Having left southern hemisphere winter behind me for several weeks and made it to the US. We planned to go hiking for a week in the Appalachians in Pennsylvania. Unfortunately, my partner strained his ankle so badly that we had to bail. Instead, we decided to go on a little road trip. Road trips are a fabulous way to explore, especially the US: there are vast networks of roads, motels, restaurants, and grocery stores to secure the logistical side of such an endeavor, and of course plenty of exciting places to see and visit.
With enough time, we first decided to go north/north-east as this area we had yet to explore intensively together, and going this way would bring us away from the bad air caused by the heavy wildfires in Canada. Thick smoke was brought into the US by northerly winds the past few days.
To see more of the country and take things easy, we also decided to avoid highways and Interstates. This brought us into the rarely visited backcountry. It was extraordinarily interesting to see the scenery change and to experience also the changes in the people. Driving northwest from Maryland towards Pennsylvania brings you over the several ranges of the Appalachians, making their way in a grand, elegant curve from the south in Georgia towards the northeast into Vermont and on into New Hampshire and Maine. I have seen this curve many times from a plane and marvelled at its perfection. Not exceptionally high-rising, but crossing the ranges still takes a lot of up and down and through valleys. The valleys are dotted with little towns and Amish-run carpenter companies; but also quite some run-down-looking properties, lots of junk sitting in people’s front-yard, and the occasional flag supporting a former president. Making our way toward Vermont, New Hampshire, and Maine, the scenery became more rugged, pine trees substituted deciduous trees, and the MAGA flags eventually disappeared. We passed several paper mills sitting on bends of the area’s big rivers, telling stories of the area’s primary resource and putting the many towns‘ past in a golden light. It was interesting to look up the area’s history while passing through. Land was purchased from Native Americans with as less as a couple of furs, which obviously darkens that golden light in hindsight.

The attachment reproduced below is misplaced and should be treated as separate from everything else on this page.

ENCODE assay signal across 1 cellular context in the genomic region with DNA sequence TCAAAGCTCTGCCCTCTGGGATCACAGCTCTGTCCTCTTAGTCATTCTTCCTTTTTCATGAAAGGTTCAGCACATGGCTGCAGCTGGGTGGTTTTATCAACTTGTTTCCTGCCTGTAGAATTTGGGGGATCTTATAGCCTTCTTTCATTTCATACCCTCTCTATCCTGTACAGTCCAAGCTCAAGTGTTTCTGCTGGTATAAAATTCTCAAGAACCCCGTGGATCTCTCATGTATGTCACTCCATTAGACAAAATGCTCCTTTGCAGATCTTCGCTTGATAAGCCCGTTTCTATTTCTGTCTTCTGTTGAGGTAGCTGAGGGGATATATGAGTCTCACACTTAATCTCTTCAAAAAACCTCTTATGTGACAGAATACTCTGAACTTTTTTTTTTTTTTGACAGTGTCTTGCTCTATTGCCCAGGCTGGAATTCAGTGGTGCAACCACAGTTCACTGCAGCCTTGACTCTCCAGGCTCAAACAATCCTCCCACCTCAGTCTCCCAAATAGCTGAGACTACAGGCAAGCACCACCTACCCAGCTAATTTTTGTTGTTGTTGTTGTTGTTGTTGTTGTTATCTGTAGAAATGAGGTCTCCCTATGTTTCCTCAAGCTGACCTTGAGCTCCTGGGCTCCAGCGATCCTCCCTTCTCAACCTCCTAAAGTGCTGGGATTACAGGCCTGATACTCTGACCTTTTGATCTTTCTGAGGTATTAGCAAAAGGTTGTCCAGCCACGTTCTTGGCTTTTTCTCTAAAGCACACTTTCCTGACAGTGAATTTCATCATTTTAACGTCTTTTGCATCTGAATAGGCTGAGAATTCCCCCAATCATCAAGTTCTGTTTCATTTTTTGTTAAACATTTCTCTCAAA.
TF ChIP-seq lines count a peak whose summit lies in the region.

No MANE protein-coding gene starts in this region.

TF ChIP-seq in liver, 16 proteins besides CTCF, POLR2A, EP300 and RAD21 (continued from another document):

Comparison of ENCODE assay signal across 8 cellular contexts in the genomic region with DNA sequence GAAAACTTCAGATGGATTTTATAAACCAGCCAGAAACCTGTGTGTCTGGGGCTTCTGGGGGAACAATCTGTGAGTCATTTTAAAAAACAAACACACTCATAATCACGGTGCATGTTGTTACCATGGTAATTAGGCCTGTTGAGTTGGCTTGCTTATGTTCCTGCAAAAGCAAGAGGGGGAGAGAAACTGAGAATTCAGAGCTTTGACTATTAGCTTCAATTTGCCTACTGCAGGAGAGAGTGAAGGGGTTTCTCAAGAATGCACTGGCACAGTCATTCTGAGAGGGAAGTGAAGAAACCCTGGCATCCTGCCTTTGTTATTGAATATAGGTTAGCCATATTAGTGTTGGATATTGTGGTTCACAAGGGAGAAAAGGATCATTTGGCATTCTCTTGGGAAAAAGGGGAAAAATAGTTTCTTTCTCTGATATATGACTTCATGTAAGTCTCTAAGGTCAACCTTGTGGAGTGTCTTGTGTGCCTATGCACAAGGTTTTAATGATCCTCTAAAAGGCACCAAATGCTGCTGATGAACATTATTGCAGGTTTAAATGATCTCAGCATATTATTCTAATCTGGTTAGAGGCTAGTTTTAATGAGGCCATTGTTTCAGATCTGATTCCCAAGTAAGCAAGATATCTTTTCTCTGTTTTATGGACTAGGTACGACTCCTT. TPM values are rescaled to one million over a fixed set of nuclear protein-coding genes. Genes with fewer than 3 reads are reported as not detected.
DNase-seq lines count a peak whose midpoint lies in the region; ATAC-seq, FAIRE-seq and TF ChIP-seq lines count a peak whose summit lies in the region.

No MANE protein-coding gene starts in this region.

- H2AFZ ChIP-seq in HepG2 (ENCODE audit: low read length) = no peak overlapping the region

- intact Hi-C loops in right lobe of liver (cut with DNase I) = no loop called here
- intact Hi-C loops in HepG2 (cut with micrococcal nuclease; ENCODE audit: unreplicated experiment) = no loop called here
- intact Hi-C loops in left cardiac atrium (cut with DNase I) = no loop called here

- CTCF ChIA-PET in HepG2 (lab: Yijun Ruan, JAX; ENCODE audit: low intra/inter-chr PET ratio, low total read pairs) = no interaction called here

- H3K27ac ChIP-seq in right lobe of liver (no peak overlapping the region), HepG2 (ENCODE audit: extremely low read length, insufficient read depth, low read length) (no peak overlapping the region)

We stopped for a long-ish hike daily in one of the many State Parks along the way. Hiking infrastructure in the US is truly unique! Well-blazed trails, maintained paths, and even privies at trail heads make hiking in the US a real treat. Also, we stopped at State High Points, or the most prominent mountain of a State or whatever interesting hiking feature to tick off the list.
At some point, we decided to make our way back south. Continuing towards the coast in Rhode Island and Connecticut meant leaving the mountains‘ solitude behind us and passing through more populated areas. The closer we got to vast metropolitan regions such as Boston or New York City, the more fancy vacation homes we passed and the more traffic we met. Eventually, we hit the Atlantic Coast in Delaware, Maryland, and Virginia. I don’t know if stopping in Ocean City was a good idea. I had difficulty adapting my mindset to the hustle and bustle of a typical US-American beach destination. The beach was terrific though: vast, soft, and white, but the entertainment and hospitality options were overwhelming. The city’s boardwalk was full of people, music everywhere, laughter, cars, and rollercoasters. Too much for me, and I immediately missed the quiet of the mountains.
The long Atlantic beaches south of Ocean City are much more excellent; we visited one that is only accessible by bicycle or hiking on Chincoteague Island. Another highlight was waiting: we crossed the Chesapeake Bay Bridge Tunnel. In total, 28 Kilometers long, it connects the peninsula to Norfolk, the home of the world’s largest naval base and one of the two NATO’s Strategic Command headquarters. Crossing that bridge is a weird experience as you are on a bridge over more or less open water for quite some time, only interrupted by two tunnels to enable ships to also cross these waters. A last little highlight was visiting Caledonian State Park in Virginia. We hiked towards a viewpoint from where we had terrific views over the impressive Potomac. Being relatively short in length(405 miles), it is host to a lot of water, and it did not look like a river at all, more like an arm of the Atlantic.
We are happy to have explored regions we haven’t visited so far, done some exhilarating hiking, and seen the country beyond the usual tourist paths.